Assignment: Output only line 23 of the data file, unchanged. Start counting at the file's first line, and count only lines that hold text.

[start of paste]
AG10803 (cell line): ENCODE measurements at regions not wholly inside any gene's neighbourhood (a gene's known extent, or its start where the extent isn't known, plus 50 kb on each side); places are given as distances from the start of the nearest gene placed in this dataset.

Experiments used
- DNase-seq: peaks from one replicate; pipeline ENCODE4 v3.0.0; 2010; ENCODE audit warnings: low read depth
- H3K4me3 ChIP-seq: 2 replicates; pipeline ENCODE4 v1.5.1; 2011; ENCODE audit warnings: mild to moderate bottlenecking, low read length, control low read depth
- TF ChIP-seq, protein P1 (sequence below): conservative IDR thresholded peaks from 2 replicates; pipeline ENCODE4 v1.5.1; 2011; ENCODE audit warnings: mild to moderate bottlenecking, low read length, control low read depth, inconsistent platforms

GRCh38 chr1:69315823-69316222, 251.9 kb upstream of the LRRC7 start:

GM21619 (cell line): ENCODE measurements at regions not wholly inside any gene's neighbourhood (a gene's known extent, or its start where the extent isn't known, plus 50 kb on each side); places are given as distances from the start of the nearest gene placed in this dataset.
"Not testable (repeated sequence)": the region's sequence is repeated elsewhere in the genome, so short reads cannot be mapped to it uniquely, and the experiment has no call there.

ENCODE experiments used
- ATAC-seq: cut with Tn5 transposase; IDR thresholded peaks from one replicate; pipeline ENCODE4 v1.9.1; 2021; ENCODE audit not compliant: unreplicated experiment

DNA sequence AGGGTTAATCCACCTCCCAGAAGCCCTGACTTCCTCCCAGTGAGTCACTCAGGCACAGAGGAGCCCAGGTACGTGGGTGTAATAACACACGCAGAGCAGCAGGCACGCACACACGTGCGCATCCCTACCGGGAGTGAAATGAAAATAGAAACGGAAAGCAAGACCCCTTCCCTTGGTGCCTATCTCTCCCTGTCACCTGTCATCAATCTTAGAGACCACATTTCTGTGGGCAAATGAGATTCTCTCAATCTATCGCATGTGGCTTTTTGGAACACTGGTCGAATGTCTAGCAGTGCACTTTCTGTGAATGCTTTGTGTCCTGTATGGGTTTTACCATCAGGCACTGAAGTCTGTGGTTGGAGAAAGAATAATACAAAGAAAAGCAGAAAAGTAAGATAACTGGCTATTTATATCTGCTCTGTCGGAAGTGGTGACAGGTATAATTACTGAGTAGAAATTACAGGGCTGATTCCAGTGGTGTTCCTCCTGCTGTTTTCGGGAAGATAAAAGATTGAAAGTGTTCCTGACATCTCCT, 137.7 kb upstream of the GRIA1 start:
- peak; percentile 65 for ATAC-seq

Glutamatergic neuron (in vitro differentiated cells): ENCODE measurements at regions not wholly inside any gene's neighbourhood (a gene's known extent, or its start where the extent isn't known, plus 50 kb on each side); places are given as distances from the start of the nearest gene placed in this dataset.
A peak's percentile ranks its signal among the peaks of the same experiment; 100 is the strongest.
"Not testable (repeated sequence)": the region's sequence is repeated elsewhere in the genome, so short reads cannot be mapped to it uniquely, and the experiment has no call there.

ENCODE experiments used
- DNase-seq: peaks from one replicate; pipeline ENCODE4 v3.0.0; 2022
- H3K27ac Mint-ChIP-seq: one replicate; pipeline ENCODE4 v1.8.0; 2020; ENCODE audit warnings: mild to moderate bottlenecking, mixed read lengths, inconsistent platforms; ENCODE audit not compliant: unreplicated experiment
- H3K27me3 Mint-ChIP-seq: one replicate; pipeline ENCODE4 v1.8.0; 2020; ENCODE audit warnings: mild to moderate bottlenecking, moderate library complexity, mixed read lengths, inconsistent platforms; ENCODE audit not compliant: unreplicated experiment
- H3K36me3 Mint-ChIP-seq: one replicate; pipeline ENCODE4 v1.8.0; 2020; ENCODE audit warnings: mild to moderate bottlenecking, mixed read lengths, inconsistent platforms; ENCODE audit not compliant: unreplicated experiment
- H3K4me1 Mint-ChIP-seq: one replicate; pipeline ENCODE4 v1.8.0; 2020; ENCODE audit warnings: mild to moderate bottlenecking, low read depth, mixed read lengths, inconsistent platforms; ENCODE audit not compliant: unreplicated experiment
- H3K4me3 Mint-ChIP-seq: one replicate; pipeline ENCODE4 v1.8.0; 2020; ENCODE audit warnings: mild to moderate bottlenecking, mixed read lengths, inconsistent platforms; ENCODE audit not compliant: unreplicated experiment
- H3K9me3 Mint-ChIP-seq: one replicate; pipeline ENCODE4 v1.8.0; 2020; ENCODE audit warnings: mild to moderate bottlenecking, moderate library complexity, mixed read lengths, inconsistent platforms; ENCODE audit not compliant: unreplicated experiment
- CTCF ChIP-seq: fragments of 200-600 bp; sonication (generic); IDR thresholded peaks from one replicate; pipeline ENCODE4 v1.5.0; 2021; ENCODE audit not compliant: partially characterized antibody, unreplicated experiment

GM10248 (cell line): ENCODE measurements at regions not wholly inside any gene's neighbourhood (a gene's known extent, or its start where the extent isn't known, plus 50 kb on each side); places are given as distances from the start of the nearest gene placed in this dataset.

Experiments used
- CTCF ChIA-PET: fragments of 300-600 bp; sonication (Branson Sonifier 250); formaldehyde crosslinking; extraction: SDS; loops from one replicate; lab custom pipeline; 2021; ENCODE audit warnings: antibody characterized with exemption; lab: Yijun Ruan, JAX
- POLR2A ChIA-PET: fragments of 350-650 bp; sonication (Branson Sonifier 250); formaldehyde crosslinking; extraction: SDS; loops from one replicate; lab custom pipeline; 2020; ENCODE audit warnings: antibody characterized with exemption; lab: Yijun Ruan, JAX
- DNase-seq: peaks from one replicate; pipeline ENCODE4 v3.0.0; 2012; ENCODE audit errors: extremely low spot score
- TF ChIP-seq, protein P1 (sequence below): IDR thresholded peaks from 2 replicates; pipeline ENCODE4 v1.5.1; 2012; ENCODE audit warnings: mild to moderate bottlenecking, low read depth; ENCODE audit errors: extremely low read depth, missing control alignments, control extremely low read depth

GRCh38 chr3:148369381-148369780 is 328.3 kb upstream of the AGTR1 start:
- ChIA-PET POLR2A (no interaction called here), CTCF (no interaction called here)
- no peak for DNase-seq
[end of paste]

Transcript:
- H3K9me3 Mint-ChIP-seq: one replicate; pipeline ENCODE4 v1.8.0; 2020; ENCODE audit warnings: mild to moderate bottlenecking, moderate library complexity, mixed read lengths, inconsistent platforms; ENCODE audit not compliant: unreplicated experiment